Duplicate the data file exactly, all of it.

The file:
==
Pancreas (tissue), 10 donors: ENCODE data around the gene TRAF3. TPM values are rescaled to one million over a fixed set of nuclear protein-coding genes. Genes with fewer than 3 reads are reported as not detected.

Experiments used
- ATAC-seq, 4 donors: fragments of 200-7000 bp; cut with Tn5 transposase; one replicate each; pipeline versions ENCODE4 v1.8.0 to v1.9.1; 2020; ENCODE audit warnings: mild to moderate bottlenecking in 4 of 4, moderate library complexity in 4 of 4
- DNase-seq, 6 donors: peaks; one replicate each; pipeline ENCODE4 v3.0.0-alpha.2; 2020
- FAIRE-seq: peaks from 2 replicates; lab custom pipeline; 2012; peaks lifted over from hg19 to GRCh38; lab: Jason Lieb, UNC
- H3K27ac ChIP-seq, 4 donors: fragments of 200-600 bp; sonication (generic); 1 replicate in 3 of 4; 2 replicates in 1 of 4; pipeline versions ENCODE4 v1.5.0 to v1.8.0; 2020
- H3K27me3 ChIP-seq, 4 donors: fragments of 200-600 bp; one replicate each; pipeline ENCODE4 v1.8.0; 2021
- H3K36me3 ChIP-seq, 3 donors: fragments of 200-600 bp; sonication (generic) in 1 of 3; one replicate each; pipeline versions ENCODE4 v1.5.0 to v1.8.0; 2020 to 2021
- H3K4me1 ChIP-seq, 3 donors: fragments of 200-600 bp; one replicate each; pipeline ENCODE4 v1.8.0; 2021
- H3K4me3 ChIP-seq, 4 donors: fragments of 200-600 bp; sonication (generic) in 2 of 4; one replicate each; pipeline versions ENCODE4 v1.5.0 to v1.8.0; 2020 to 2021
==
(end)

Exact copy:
Pancreas (tissue), 10 donors: ENCODE data around the gene TRAF3. TPM values are rescaled to one million over a fixed set of nuclear protein-coding genes. Genes with fewer than 3 reads are reported as not detected.

Experiments used
- ATAC-seq, 4 donors: fragments of 200-7000 bp; cut with Tn5 transposase; one replicate each; pipeline versions ENCODE4 v1.8.0 to v1.9.1; 2020; ENCODE audit warnings: mild to moderate bottlenecking in 4 of 4, moderate library complexity in 4 of 4
- DNase-seq, 6 donors: peaks; one replicate each; pipeline ENCODE4 v3.0.0-alpha.2; 2020
- FAIRE-seq: peaks from 2 replicates; lab custom pipeline; 2012; peaks lifted over from hg19 to GRCh38; lab: Jason Lieb, UNC
- H3K27ac ChIP-seq, 4 donors: fragments of 200-600 bp; sonication (generic); 1 replicate in 3 of 4; 2 replicates in 1 of 4; pipeline versions ENCODE4 v1.5.0 to v1.8.0; 2020
- H3K27me3 ChIP-seq, 4 donors: fragments of 200-600 bp; one replicate each; pipeline ENCODE4 v1.8.0; 2021
- H3K36me3 ChIP-seq, 3 donors: fragments of 200-600 bp; sonication (generic) in 1 of 3; one replicate each; pipeline versions ENCODE4 v1.5.0 to v1.8.0; 2020 to 2021
- H3K4me1 ChIP-seq, 3 donors: fragments of 200-600 bp; one replicate each; pipeline ENCODE4 v1.8.0; 2021
- H3K4me3 ChIP-seq, 4 donors: fragments of 200-600 bp; sonication (generic) in 2 of 4; one replicate each; pipeline versions ENCODE4 v1.5.0 to v1.8.0; 2020 to 2021